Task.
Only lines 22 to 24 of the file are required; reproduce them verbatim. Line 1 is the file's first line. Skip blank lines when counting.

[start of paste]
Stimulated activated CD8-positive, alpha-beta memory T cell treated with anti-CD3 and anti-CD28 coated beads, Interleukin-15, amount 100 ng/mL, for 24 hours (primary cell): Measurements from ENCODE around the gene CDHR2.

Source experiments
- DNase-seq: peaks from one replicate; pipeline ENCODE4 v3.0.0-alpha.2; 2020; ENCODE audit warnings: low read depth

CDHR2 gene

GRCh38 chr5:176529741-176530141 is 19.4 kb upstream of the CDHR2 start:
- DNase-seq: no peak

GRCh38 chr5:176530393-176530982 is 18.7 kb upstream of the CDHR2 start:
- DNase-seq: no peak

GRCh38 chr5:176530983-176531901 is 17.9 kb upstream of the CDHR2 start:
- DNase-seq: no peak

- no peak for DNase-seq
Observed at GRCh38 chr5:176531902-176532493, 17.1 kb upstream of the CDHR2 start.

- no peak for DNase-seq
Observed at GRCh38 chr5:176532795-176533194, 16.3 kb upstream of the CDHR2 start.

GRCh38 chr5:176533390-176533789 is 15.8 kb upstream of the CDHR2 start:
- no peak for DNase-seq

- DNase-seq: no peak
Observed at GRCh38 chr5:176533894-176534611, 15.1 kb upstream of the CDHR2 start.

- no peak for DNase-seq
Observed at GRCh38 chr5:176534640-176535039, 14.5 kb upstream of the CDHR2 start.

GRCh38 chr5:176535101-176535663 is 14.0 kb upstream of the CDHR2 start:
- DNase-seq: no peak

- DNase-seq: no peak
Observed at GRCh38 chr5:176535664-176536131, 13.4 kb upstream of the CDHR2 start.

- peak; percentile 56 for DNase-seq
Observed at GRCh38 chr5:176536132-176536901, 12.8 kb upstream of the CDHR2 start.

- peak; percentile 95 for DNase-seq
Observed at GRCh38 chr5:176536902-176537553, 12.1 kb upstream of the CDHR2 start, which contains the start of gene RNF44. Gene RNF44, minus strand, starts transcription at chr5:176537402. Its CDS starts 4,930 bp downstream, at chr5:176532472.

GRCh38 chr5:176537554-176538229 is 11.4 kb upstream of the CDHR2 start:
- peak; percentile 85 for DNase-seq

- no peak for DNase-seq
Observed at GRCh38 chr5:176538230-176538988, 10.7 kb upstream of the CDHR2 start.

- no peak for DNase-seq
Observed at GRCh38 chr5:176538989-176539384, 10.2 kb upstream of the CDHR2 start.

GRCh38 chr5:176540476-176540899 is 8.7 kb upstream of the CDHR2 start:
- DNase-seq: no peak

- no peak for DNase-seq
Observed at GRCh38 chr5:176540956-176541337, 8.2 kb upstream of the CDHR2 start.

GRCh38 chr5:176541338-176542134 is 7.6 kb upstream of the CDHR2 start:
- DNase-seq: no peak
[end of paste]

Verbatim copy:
- DNase-seq: no peak

- DNase-seq: no peak
Observed at GRCh38 chr5:176535664-176536131, 13.4 kb upstream of the CDHR2 start.